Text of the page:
“The criticism isn’t new,” Young said. “Peter Jackson cast some actors of colour to play hobbits in his Hobbit films. They were very minor characters, but there were similar kind of complaints about it.”

Why are some fans so angry about the casting of people of colour?

On the surface it may seem this beat-up is simply a collision between traditionalist fans and a billion-dollar production catering to contemporary standards of diversity and inclusion on screen. But according to Young, there are more insidious forces at work.

Morfydd Clark plays Galadriel in The Lord of the Rings: The Rings of Power.Credit:Matt Grace / Amazon Studios

She said the controversy was partly whipped up by far-right political actors and boosted by conservative news outlets like Breitbart. The discussion eventually leapt over to the mainstream.

“Suddenly, what you’ve got is this narrative that true diehard fans are engaged in this backlash against the diversity agenda of a major corporation, and real fans of Tolkien don’t want actors of colour in their Middle Earth. That’s just not true,” Young said.

“There are fans who think that way, but their voices are being weaponised by far-right political activists to give their agenda a louder voice. There are fans who have been troubled by the whiteness of Tolkien’s world for decades who were just delighted by [the new series].”

Tolkien’s work has a history of being used in white nationalist extremist groups. Derek Black, a former white nationalist, started a Lord of the Rings discussion forum on the neo-Nazi site Stormfront to recruit new members to the cause.

“What he thought was, well, those movies have such a white mythos, [and] if you were talking about them from a kind of white nationalist perspective, that you could get people turned on to that ideology.”

Of course, there are fans genuinely upset that the show’s diverse casting is at odds with their interpretation of Tolkien’s vision. Young’s advice? Stick to the books and the all-white cast of Peter Jackson’s trilogy, “and think about why the presence of an actor of colour in an imaginary world is so painful to you.”

What would Tolkien actually make of The Rings of Power?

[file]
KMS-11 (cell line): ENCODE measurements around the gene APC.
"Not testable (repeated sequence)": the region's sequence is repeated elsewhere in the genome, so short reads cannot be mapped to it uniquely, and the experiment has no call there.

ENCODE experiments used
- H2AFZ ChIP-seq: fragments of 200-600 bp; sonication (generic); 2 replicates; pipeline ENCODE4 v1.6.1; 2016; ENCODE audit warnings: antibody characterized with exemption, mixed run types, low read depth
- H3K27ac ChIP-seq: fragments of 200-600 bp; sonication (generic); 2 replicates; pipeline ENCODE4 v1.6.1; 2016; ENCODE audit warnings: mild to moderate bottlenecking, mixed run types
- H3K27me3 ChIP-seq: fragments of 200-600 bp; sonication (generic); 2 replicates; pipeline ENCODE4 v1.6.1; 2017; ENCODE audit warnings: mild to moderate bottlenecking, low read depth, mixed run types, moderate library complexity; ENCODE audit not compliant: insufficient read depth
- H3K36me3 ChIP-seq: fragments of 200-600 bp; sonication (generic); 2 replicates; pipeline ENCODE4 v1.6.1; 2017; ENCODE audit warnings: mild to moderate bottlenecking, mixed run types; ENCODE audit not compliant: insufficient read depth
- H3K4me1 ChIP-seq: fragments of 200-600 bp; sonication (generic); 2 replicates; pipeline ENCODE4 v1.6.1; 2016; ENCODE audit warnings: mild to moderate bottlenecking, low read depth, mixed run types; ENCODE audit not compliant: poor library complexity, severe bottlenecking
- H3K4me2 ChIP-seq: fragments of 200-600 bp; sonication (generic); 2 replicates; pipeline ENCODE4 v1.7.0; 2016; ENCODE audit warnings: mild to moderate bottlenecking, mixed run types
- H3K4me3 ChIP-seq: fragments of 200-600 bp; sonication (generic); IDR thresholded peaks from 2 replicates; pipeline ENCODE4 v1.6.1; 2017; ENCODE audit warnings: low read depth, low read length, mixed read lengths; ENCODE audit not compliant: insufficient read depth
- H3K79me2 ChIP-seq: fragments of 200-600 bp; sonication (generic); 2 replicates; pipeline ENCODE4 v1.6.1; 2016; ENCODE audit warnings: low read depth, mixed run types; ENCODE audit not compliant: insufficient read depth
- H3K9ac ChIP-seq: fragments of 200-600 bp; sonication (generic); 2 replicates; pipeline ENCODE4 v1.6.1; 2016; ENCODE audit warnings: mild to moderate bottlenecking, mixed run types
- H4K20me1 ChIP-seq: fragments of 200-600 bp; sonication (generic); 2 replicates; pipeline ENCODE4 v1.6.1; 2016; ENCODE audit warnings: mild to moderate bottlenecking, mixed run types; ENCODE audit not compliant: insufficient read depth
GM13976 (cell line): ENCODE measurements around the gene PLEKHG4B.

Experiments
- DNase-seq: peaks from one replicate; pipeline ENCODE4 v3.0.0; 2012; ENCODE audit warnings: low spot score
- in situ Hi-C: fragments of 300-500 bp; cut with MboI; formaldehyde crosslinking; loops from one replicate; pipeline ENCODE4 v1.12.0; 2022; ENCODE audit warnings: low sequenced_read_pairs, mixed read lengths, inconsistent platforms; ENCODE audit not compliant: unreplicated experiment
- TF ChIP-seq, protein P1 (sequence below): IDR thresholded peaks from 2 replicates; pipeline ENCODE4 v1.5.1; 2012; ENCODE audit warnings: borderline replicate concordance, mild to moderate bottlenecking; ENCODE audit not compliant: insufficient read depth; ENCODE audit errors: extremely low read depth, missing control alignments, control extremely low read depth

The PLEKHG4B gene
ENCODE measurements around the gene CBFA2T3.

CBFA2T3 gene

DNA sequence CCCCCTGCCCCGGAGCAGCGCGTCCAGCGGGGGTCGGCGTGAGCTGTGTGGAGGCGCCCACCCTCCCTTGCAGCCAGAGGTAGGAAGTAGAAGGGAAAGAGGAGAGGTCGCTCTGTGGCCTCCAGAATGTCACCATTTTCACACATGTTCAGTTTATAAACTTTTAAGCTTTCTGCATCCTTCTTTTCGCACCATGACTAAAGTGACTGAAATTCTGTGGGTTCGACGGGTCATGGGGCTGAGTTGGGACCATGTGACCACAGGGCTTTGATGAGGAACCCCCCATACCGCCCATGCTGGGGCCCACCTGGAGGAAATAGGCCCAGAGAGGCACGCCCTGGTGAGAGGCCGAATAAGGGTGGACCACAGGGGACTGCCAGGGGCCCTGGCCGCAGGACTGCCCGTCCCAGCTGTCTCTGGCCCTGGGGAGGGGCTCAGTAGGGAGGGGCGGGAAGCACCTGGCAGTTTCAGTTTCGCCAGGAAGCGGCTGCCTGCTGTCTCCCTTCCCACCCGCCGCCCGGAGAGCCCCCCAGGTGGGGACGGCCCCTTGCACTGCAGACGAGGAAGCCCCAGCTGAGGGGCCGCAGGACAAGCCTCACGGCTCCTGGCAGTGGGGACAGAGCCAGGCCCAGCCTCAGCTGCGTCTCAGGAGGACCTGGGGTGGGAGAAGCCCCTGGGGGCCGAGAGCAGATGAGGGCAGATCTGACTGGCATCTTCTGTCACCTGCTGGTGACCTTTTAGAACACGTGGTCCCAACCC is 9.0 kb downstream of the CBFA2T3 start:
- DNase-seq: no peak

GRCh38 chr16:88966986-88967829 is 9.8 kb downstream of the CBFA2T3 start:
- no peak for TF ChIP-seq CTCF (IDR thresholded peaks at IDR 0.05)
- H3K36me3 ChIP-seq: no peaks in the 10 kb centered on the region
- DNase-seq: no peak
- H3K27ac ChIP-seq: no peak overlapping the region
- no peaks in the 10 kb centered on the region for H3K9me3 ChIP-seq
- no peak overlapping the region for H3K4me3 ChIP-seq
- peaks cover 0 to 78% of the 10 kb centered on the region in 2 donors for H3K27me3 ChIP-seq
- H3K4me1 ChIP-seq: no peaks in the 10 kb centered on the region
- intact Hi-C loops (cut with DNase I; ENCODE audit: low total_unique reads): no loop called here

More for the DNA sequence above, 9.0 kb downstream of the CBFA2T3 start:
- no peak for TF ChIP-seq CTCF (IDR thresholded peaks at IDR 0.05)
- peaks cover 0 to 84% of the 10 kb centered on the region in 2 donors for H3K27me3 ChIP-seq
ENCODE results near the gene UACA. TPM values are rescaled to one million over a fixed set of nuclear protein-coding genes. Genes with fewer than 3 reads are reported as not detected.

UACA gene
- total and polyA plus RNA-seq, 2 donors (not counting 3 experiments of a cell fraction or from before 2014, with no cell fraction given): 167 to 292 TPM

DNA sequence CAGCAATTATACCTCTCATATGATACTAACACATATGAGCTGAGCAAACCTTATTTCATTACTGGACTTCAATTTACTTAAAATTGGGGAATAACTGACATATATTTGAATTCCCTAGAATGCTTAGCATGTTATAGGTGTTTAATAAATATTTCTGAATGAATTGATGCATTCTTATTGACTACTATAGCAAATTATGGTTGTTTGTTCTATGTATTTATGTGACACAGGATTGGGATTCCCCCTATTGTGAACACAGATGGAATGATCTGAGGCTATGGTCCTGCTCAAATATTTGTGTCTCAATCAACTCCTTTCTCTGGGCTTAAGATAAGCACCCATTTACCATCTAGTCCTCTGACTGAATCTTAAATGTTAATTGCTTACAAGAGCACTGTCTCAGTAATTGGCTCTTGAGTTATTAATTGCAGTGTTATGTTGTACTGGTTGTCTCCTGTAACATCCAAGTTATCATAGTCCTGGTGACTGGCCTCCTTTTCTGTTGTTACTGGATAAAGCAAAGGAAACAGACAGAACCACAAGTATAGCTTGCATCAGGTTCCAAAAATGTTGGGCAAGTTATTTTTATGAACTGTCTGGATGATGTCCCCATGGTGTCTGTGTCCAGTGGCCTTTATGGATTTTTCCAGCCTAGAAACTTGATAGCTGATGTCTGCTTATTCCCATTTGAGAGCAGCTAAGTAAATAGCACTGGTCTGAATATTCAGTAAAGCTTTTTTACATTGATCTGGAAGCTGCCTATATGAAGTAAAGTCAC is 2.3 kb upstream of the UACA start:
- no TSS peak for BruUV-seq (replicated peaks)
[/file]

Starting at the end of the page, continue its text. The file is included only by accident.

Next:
Tolkien spoke out against anti-semitism and apartheid during his lifetime, but for Young, it’s clear “Tolkien’s world is racist”.

Owain Arthur as Prince Durin IV and Sophia Nomvete as Princess Disa.Credit:Ben Rothstein / Amazon

“In The Two Towers and in Return of the King, it talks about high, middle and low humans. And those categories are colour coded by race,” said Young. “The high humans are kind of whiter. He describes the middle humans as swarthy, so they’re darker.”

Tolkien’s descriptions of orcs as “squat, broad, flat-nosed, sallow-skinned, with wide mouths and slant eyes” have been seen as “based on orientalist, anti-Asian stereotypes” too.

“He’s quite clearly, and he said himself in his own letters, drawing on what I would consider to be racist stereotypes that come out of real-world thinking,” said Young.

But Tolkien left the door open to updates, remakes and adaptions of his work. In a letter published after his death he hoped his stories left “scope for other minds and hands, wielding paint and music and drama”.

Young reminds traditionalists that Tolkien’s estate signed off on the series.“The people who knew him best, and his vision best, are fine with actors of colour playing characters in his world.”

The true division remains between those intent on defending the racist elements of Tolkien’s story, and those embracing the “the part of Tolkien’s legacy that has values of connection, empathy and building bridges between different kinds of people”.